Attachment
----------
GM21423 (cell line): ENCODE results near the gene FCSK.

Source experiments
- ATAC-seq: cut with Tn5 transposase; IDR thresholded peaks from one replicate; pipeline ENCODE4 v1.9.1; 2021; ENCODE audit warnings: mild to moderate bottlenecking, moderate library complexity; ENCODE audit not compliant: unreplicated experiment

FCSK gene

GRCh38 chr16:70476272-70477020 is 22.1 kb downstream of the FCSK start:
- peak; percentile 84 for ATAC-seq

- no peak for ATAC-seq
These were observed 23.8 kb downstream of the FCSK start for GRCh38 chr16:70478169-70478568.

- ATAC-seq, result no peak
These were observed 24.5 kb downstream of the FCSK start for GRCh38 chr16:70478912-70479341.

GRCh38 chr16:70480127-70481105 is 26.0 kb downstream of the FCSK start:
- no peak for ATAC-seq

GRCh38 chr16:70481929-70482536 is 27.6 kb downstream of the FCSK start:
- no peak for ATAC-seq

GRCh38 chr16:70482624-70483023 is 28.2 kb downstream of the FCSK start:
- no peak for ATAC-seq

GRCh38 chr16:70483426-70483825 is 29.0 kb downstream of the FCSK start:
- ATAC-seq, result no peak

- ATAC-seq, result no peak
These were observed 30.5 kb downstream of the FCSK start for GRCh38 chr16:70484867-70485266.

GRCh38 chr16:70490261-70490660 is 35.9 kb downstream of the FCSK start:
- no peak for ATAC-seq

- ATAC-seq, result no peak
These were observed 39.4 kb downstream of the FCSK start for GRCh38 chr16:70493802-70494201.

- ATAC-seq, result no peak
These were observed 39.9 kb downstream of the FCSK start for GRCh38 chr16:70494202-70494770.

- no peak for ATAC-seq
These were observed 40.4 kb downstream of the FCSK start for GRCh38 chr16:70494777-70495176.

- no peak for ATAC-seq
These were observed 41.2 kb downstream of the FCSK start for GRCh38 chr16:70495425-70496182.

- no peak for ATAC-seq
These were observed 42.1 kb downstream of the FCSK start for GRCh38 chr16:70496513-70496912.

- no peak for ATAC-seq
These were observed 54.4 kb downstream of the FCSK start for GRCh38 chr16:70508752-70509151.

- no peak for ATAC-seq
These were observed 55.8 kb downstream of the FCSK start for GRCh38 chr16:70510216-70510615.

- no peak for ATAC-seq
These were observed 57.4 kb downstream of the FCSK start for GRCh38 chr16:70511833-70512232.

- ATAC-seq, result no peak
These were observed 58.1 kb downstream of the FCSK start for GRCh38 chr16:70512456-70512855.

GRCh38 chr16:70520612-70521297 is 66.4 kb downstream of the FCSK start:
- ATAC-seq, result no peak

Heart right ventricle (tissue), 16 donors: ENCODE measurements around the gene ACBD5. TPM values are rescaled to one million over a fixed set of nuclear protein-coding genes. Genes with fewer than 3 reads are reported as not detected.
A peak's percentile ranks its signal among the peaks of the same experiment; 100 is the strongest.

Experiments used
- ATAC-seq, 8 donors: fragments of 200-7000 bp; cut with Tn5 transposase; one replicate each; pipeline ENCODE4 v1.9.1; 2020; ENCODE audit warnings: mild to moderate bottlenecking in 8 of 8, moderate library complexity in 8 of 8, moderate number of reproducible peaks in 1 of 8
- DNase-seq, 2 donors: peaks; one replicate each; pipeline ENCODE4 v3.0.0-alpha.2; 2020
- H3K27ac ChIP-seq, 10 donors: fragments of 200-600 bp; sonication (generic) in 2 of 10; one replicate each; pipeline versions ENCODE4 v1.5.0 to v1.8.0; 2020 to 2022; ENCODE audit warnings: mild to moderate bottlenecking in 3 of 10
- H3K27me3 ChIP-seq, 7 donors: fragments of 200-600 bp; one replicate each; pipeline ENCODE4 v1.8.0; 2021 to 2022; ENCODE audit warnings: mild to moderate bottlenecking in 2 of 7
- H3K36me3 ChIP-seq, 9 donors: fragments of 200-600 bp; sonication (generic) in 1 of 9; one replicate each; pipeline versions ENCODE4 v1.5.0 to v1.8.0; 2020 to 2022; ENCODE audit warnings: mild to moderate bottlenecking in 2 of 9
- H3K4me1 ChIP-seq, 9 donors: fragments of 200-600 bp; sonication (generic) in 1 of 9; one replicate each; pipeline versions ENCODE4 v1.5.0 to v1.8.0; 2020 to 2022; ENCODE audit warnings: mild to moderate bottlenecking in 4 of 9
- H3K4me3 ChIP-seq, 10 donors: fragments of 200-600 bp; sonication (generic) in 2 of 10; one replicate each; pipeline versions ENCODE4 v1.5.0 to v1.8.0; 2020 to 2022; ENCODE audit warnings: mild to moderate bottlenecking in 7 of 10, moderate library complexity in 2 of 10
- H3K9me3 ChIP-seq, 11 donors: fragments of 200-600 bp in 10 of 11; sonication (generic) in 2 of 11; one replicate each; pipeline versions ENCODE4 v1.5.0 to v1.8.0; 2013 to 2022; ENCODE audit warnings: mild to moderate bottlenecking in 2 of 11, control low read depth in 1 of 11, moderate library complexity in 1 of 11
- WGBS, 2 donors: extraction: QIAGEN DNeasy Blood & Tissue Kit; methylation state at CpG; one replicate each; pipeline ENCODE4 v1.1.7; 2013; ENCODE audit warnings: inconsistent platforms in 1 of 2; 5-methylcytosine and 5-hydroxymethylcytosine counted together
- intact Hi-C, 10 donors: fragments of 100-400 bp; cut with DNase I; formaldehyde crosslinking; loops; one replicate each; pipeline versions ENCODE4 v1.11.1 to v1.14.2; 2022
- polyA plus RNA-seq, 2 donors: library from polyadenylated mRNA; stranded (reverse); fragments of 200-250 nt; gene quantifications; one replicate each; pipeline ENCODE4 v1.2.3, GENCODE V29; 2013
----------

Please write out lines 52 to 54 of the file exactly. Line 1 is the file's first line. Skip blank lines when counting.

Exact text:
- H3K4me3 ChIP-seq, 10 donors: fragments of 200-600 bp; sonication (generic) in 2 of 10; one replicate each; pipeline versions ENCODE4 v1.5.0 to v1.8.0; 2020 to 2022; ENCODE audit warnings: mild to moderate bottlenecking in 7 of 10, moderate library complexity in 2 of 10
- H3K9me3 ChIP-seq, 11 donors: fragments of 200-600 bp in 10 of 11; sonication (generic) in 2 of 11; one replicate each; pipeline versions ENCODE4 v1.5.0 to v1.8.0; 2013 to 2022; ENCODE audit warnings: mild to moderate bottlenecking in 2 of 11, control low read depth in 1 of 11, moderate library complexity in 1 of 11
- WGBS, 2 donors: extraction: QIAGEN DNeasy Blood & Tissue Kit; methylation state at CpG; one replicate each; pipeline ENCODE4 v1.1.7; 2013; ENCODE audit warnings: inconsistent platforms in 1 of 2; 5-methylcytosine and 5-hydroxymethylcytosine counted together